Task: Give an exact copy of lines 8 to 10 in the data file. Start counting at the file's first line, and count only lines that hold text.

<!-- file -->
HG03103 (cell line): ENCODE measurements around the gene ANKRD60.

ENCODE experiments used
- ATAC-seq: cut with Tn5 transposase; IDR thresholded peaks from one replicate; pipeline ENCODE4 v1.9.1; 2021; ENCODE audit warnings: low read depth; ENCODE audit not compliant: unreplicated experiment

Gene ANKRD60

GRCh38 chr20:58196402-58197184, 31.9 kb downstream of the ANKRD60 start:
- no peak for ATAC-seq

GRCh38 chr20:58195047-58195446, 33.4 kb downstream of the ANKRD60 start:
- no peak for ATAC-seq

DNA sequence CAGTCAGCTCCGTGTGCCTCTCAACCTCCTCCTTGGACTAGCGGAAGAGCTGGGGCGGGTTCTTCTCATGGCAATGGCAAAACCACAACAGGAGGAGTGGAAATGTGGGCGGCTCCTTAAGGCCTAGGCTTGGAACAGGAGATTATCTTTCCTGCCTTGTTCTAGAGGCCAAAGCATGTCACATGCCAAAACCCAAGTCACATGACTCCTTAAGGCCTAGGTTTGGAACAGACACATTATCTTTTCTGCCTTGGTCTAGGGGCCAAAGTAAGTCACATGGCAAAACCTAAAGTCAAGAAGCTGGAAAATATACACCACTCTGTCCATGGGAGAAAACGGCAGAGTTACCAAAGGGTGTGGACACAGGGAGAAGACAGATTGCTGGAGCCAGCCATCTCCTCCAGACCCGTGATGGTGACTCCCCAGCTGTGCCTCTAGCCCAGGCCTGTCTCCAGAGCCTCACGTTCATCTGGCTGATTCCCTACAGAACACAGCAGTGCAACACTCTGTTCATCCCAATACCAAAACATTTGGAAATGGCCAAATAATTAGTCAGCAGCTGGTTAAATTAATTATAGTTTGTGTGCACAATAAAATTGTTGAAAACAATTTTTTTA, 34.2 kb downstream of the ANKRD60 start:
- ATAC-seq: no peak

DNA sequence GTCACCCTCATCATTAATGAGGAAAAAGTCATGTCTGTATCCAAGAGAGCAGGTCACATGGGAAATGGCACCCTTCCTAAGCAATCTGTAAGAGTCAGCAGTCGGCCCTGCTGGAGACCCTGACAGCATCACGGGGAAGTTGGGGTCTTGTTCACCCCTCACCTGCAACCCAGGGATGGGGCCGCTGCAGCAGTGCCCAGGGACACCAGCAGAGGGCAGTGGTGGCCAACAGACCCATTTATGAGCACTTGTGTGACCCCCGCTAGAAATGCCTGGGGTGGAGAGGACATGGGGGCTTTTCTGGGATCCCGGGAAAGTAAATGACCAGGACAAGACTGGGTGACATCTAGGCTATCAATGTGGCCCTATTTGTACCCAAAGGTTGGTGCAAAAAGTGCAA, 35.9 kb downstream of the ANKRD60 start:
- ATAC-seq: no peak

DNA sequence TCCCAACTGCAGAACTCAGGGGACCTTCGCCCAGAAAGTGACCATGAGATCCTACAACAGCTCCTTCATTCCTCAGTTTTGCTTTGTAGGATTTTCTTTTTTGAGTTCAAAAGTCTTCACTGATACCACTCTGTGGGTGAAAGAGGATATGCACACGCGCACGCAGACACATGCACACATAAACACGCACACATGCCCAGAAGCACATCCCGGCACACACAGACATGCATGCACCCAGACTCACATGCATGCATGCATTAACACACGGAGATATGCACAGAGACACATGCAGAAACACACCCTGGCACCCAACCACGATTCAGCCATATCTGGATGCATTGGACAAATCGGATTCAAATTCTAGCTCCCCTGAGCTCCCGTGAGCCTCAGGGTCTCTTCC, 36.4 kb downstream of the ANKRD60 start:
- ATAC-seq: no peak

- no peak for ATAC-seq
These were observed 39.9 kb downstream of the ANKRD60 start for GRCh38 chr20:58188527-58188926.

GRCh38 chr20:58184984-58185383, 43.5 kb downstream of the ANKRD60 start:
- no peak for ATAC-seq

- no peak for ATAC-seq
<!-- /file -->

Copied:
- no peak for ATAC-seq

DNA sequence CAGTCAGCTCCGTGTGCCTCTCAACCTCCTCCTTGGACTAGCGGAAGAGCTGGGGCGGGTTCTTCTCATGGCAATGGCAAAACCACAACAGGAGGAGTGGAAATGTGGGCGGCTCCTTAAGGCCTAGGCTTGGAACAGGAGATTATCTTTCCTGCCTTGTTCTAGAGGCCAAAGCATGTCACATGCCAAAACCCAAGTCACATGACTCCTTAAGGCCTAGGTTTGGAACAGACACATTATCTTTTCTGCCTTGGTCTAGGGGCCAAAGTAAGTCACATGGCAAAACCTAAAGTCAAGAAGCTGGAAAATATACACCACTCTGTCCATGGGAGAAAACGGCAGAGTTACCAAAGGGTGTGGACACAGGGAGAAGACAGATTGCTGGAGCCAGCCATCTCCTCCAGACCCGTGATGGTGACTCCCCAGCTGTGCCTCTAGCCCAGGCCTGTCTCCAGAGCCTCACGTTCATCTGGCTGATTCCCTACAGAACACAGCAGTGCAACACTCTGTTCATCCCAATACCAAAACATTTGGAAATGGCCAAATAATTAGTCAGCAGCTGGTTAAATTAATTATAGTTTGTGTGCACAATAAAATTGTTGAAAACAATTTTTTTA, 34.2 kb downstream of the ANKRD60 start:
- ATAC-seq: no peak